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Christianshavn – I am quite happy my lovely tour guide decided to leave this area to the end of my trip. After exploring all the amazing sites, yummy restaurants and experiencing the sophisticated Danish way of life, I was taken to an area known as Christiania. It is located in the quaint district of Christianshavn; a quiet and suburban looking neighborhood but little did I know that once you walked through the gates of Christiania, you felt like you were in a whole other city. It was developed in the liberal time of the 70s, where squatters moved into an abandoned army barracks and built their future home; more like a couple hundred acres of tax free land to do as they please. Word on the street, “Pusher Street” to be precise, is that the main source of income is the green substances that are sold to any and everyone who dares enters Christiana’s doors. Besides the moms strolling their babies down the street while lighting up and the lack of tax anyone here has to pay, the most surprising fact is that I was told that no one is allowed to take photos on the grounds! so unfortunately I have no photos for all you who may be interested in viewing the sights beforehand… you just got to check it out for yourself.

If time permits or if you have made some Danish friends at one of the local pubs by the end of your trip, try and get a drive up the coast to Kronborg castle . It is known as the birthplace of Hamlet’s renowned story and is right next to the border of Sweden. Jammed pack in an old school Danish car with blasting music from the rap and pop of the 90’s; I had quite the time cruising down the coast which was lined with some of the sweetest and beautifully designed houses I have lied my eyes on.

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When to go?

I had visited in the month of October, a month of on average 12 degrees each day! (Copenhagen weather) This is not exactly my ideal temperature coming from the Caribbean, but I must admit it is a beautiful time of the year to see the changing of the leaves and enabled me to finally put together an outfit that included fashionable leather boots and stylish silk scarves. I would visit again either during the Christmas season to catch a glimpse of the white snow covering the city or during the summer so I can go exploring the city a bit more without worrying about freezing my bum off every few minutes. The Danish are quite closely aligned with the US in celebrating its “traditional holidays” like Halloween and Valentine’s Day so either of these times are also perfect for visiting the extravagantly decorated Copenhagen Tivoli gardens.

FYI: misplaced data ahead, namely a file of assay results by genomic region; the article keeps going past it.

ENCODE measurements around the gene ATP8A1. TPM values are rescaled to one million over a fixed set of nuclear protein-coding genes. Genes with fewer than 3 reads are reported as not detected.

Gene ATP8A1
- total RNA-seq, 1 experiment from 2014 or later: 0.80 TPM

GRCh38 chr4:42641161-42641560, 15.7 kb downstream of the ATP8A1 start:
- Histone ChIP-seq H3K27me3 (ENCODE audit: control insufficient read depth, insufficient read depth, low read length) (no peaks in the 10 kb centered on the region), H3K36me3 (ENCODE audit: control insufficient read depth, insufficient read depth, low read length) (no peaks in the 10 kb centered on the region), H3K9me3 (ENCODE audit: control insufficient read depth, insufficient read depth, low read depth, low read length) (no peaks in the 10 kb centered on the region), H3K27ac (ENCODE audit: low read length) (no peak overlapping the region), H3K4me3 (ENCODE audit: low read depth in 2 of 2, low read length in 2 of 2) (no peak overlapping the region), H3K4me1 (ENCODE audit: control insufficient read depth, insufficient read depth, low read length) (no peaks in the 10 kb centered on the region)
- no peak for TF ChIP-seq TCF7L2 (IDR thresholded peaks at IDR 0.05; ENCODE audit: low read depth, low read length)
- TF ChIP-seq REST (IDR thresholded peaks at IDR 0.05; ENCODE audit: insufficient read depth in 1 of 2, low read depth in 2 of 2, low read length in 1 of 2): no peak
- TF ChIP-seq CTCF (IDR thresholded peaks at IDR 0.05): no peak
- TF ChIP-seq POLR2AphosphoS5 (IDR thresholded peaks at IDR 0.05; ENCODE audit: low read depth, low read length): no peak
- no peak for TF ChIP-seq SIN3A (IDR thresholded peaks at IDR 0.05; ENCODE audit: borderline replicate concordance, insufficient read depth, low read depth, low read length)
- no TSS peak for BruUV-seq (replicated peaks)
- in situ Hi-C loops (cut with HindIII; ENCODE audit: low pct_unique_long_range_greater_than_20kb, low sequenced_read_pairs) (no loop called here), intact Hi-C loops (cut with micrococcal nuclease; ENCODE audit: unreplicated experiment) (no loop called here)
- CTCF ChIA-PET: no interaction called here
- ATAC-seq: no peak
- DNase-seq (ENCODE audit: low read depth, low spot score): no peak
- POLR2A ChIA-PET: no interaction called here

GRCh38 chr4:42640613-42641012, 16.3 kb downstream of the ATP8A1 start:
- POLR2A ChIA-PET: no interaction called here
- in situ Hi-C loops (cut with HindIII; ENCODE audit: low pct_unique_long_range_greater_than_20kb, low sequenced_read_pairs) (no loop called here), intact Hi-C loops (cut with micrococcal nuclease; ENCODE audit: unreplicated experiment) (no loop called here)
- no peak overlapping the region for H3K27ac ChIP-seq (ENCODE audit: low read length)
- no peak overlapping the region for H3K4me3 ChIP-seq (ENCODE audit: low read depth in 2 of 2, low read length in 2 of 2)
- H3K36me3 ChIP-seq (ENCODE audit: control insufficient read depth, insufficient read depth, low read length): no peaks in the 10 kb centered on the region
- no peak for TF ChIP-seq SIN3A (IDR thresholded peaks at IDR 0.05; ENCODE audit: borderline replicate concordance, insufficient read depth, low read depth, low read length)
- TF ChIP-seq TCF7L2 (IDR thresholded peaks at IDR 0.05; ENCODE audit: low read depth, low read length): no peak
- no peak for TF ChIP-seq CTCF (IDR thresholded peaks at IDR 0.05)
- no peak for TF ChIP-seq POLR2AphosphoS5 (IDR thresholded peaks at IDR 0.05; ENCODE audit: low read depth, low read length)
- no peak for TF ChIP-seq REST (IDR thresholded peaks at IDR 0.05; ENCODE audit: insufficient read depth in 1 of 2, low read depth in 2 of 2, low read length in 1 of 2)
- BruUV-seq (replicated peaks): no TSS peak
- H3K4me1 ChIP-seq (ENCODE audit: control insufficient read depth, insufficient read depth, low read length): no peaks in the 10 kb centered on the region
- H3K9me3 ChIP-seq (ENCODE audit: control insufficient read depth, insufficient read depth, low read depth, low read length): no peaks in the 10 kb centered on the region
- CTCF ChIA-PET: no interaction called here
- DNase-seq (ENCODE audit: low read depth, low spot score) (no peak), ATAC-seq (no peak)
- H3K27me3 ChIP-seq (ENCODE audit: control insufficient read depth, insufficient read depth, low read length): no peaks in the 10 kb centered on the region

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Where to eat?

This city is home to 16 Michelin Star restaurants; the highest number of Michelin Star restaurants in one city in the world. Now that says something! My recommendations are as follows:

Chicos Cantina! – this yummy and homely mexican restaurant adds some spice to the city and is of course run by my lovely Danish host.

Noma – The world’s best eatery is currently located in Copenhagen. I didn’t get a chance to visit but it is on my to do list!

Stick n sushi – sky bar (as mentioned above)

A must do, which I luckily got to taste was the world’s best risotto at Che Fe by Alessandro Jacoponi.

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I also got to try out a traditional Danish restaurant, where I got my traditional Danish christmas dinner.

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Why visit?

Danish people are by far the friendliest lot I have met to date. You cannot walk into a store or restaurant or sit next to a Danish person on a bus and not expect to either receive a smile, nod of your existence or even find yourself caught up in delightful conversation. The ambiance of the city is more than enough to entice one to visit. If you love great food – why not! Divulge your taste buds in some of the most mouthwatering food on the planet; of course I shall be doing this when I return with a bigger bank account!

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Thank you again to my amazing Hosts!!! Will visit soon again!

Notes

  • How to get to and around Copenhagen: (See more info on copenhagen      public transport here). Note: Copenhagen public transportation system is based on trust. Please buy tickets beforehand at stations or beware of the heavy fines.
  • Exchange some cash beforehand as the Danes use the Danish Krone and not the Euro despite being apart of the EU (see exchange rates here)
  • Bring an umbrella; silly me forgot this key item to survival in the Danish weather